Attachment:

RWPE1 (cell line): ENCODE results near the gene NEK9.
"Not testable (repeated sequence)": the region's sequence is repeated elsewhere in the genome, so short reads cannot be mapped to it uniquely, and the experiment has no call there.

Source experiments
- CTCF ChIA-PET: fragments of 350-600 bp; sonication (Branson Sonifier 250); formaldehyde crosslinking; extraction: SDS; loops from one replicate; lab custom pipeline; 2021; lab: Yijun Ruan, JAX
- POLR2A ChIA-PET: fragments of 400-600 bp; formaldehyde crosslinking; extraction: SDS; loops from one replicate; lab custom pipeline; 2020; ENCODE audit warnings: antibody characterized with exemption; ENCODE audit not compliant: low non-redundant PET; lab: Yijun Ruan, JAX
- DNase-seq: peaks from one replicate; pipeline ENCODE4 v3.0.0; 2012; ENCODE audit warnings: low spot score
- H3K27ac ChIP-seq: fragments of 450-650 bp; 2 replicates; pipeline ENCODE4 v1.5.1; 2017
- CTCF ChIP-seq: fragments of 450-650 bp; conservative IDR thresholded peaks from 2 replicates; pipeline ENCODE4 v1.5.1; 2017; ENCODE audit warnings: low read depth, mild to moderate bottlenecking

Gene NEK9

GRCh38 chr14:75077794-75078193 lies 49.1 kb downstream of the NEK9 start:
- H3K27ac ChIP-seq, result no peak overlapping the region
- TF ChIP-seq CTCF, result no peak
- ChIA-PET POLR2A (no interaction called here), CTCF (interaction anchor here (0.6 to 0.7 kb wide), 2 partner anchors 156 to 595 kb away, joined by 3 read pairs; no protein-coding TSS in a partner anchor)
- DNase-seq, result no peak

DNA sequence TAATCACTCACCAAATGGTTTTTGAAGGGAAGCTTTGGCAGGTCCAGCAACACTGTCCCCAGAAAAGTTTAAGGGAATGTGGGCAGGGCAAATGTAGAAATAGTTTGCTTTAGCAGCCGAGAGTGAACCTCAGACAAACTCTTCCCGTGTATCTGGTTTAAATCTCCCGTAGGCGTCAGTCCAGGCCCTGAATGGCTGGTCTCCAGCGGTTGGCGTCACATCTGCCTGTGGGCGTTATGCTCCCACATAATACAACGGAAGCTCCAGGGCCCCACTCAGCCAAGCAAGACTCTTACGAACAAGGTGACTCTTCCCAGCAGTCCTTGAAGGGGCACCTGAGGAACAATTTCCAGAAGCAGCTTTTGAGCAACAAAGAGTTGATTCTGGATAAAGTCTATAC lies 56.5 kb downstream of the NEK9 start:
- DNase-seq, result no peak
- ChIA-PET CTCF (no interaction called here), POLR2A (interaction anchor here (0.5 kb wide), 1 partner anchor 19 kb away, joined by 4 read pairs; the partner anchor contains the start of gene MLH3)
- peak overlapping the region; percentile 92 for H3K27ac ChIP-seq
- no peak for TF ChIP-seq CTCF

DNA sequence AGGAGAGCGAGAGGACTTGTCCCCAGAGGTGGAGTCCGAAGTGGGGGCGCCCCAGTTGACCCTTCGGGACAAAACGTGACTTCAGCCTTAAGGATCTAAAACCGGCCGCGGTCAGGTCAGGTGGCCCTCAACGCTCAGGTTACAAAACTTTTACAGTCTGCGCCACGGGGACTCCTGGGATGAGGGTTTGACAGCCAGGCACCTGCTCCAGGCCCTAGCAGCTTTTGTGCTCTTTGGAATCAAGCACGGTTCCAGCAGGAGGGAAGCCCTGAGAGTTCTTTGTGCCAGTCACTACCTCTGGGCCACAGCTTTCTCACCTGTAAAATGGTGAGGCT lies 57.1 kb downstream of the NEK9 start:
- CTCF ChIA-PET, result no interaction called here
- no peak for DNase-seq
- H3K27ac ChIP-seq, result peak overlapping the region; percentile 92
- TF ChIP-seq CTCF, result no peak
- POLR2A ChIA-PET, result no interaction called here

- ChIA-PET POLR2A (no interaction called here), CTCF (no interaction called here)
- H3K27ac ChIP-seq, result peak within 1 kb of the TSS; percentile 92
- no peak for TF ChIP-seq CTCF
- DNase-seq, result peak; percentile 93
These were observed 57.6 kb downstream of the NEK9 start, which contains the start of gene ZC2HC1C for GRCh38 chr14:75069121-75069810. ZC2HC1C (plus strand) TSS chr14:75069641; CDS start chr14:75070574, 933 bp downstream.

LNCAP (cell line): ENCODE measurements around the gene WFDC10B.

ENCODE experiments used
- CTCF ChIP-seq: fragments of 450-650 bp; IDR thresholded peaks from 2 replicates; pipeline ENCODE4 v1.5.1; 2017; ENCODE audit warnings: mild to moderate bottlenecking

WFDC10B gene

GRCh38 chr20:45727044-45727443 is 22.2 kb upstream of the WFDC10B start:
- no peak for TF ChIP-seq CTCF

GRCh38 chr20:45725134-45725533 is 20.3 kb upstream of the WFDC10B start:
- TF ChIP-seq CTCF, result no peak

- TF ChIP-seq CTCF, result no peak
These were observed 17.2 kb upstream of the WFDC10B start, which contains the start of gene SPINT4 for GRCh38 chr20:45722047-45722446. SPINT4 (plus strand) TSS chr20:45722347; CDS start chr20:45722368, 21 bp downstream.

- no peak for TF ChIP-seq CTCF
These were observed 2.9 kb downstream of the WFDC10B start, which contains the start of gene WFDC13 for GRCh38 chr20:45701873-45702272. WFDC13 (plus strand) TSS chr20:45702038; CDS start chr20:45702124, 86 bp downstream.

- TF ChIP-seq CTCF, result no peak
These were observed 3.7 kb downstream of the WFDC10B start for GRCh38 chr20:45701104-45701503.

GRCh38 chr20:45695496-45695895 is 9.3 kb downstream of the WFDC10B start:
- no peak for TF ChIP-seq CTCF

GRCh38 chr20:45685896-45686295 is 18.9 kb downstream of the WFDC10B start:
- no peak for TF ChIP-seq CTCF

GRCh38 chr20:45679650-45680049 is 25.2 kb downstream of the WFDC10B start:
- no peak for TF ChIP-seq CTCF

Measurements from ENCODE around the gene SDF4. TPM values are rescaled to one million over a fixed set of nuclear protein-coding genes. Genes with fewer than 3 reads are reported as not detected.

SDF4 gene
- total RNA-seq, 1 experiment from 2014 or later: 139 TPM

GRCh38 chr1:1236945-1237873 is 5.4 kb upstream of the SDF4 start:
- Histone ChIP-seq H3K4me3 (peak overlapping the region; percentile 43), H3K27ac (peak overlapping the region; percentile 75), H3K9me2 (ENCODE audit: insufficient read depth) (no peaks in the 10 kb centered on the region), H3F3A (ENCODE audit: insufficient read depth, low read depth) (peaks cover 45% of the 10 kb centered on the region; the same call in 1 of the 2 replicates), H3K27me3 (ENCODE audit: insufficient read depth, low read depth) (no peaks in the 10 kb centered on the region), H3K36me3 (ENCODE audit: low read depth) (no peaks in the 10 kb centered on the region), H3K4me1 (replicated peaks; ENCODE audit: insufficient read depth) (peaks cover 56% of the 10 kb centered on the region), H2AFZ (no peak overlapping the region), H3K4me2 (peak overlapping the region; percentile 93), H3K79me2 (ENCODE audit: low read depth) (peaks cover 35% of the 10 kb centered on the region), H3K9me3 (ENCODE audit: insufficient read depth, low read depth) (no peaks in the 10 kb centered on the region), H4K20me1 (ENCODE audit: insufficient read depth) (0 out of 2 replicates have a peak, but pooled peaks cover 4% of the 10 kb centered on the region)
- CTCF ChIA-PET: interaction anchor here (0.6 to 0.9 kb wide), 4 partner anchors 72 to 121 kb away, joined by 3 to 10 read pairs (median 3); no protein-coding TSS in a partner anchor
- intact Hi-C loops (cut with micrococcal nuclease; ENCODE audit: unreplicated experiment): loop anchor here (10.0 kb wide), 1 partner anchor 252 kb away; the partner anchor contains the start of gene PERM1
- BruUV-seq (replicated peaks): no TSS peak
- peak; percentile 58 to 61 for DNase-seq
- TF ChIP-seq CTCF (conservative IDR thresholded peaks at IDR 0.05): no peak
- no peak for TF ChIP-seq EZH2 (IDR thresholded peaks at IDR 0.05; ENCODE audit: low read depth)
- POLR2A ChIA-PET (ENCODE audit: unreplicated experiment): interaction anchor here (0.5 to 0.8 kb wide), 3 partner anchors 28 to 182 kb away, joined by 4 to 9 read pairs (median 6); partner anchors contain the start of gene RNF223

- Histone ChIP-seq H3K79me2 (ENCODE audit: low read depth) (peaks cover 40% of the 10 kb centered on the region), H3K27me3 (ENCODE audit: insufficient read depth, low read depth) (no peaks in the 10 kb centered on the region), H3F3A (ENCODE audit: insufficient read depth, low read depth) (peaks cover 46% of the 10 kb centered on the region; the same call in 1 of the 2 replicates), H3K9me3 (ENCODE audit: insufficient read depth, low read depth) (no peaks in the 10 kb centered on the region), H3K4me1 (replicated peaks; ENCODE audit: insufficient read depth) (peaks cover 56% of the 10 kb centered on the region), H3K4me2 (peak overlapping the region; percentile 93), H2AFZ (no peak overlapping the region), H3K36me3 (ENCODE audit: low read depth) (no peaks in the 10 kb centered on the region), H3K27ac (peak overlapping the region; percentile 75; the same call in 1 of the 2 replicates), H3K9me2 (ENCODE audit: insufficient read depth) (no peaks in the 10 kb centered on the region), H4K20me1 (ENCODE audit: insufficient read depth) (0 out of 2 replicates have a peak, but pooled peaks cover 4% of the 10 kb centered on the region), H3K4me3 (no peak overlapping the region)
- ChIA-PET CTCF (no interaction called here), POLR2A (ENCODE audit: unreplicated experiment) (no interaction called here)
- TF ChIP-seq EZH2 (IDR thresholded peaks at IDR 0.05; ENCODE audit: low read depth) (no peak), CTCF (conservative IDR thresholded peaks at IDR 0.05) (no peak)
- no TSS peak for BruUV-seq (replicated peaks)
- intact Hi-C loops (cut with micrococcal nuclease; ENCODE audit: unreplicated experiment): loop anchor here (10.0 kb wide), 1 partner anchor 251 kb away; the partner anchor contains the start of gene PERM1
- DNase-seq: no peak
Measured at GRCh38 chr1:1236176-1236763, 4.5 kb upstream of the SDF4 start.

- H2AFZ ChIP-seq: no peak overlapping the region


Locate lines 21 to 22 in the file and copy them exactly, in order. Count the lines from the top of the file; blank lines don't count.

- CTCF ChIA-PET, result no interaction called here
- no peak for DNase-seq